This is a book set literally thousands of years in the future, and yet we still have “gender relations” being “complicated”. Men and women do not get shipped out to the outpost at the same rate (why not) and there are dozens of men to a woman at the Citadel. Although equality exists in terms of the types of jobs they do, the book depicts the scarcity as a problem, with men sexually attacking women left and right because men are sex-starved animals, I can only surmise. This is first made clear when our main character witnesses a sexual attack only to learn that there isn’t anything that he can do to help the attacked female character because “boys will be boys”, “everybody does it” and pretty much every single male character has a record of sexual harassment anyway. Plus, the women have ways of dealing with it off-page too. Frankly, I am dealing with this sort of thing on a daily basis in the present, it is disappointing to say the least to read a book set thousands of years in the future in which women are still second class, pussy-to-be-grabbed citizens. Similarly, there is a trans character in the novel, Amanda. Amanda has recently transitioned, having had operations. It is implied that this is an easy thing to do in the future, which is great. Yet, a lot of the characters keep calling her by her previous name, Jeremy, offhandedly. It is so jarring and off-putting. But to my point: none of this makes difference to the story being told. These? Did not need to be there and the story would remain the same. So. Why. Are. They. Here.
The Fortress at the End of Time’s storyline is an interesting philosophical exercise that part of me appreciates on an intellectual level but most of me just truly, deeply disliked the experience of reading it.
Ah, The Fortress at the End of Time.
I’m going to speak plainly, confessor. I have all the mixed feels about this novel.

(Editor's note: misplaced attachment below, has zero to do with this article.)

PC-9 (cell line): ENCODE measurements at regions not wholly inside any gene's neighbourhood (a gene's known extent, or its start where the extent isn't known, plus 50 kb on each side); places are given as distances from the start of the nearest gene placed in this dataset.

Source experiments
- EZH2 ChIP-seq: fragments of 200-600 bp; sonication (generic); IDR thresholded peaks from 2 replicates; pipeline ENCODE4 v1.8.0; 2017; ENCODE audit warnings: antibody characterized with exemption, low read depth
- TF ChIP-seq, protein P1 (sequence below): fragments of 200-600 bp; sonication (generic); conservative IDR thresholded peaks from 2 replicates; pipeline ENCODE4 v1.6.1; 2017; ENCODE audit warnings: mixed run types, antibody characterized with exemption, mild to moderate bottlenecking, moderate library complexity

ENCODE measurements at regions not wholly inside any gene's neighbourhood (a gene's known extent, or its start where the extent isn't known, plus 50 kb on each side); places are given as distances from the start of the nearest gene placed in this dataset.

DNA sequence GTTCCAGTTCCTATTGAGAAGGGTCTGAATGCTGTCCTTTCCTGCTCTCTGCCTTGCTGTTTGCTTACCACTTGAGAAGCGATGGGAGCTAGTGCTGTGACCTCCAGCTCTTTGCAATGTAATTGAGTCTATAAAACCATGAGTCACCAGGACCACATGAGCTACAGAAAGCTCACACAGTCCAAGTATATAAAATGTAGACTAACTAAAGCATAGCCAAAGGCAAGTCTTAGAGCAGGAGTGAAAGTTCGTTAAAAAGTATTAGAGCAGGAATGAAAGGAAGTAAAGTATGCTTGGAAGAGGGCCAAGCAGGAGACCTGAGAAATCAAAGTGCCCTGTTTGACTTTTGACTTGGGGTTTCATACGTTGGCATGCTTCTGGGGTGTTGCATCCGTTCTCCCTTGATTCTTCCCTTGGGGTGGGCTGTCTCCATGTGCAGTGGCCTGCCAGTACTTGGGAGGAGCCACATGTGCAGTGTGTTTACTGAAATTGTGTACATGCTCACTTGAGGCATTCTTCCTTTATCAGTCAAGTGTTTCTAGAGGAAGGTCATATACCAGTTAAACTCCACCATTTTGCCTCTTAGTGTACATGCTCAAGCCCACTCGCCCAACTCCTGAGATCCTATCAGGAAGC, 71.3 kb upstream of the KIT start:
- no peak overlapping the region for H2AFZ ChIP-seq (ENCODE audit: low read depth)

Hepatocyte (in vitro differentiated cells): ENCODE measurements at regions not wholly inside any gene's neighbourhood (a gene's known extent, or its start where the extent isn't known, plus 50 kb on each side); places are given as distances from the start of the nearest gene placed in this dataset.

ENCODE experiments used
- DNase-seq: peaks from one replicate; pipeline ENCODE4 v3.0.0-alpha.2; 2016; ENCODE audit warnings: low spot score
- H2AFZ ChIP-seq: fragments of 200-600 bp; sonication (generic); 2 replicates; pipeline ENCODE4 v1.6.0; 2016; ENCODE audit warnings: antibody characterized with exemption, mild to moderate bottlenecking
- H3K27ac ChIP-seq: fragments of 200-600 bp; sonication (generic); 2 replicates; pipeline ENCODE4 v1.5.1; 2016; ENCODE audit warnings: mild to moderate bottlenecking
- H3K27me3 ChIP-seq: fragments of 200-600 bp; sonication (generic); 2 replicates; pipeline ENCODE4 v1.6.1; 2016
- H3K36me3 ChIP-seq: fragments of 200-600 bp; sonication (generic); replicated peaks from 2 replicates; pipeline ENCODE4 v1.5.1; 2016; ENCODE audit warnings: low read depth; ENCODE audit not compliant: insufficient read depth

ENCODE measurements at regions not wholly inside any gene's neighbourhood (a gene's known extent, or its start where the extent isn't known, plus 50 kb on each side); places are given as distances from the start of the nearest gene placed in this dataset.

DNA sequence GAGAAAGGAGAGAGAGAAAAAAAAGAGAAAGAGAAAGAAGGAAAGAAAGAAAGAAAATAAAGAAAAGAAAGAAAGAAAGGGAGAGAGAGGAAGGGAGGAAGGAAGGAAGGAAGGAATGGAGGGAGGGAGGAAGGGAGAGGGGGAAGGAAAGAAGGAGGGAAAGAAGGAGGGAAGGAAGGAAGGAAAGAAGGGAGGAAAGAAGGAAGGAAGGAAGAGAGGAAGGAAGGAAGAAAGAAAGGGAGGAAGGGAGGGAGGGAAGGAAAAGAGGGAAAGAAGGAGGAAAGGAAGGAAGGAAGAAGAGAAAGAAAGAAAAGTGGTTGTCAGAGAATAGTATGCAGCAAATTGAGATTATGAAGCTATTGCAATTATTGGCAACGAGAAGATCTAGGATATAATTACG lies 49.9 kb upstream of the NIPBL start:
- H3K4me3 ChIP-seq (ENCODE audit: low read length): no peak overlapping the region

I will start with the good things: The Fortress at the End of Time is an existential novel about loneliness, depression, and the utter failings of humanity. It’s a bleak book about clones stationed at the shittiest outpost of the galaxy, where they struggle to find meaning and purpose for their lives. The humans have won the war against the aliens–and Ronaldo Aldo’s post at the eponymous fortress at the end of time is because of that victory. But victory comes at a cost–instead of interstellar travel in the regular way, humans are cloned and spread to the far reaches of space. A clone awakens whole and new at its destination, and from there works to fulfill its destiny in the hopes of guts and glory. To do well is to transcend and for one’s clones to move up the ladder. McDermott, in this short novel, throws it back in style and substance to the old sci fi genre standbys–Fortress is very Heinlein in its execution of the world, and characterization.
And that’s where things go off the rails for me. Because, confessor, the problem is that the narrator of this book-speaking to an unknown confessors, recalls his sins. And Ronaldo is just so…. irritating. Prideful, but full of mistakes and catastrophic decisions filled with ennui,
What other things were frustrating with this novel? I loved the descriptions of space–when we get them–but so much of the dialog and description is confined to the oppressive confines of the station. I was frustrated with the way the story develops and how it’s filtered through Ronaldo’s perspective; I hated the treatment of women and how, again, sexual assault is normalized–even in a society where humanity can grow clones and reach the farthest corners of space, we haven’t figured out sexual politics?
I wanted so dearly to like this novella, confessor.
But sadly, I did not. For me, it’s a skip.
Thea: 5 – meh
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JanFebruary 10, 2017 at 7:09 am
I’ve read several other reviews and these aspects were never brought up, which I find both curious and concerning now. As always, I appreciate your honesty.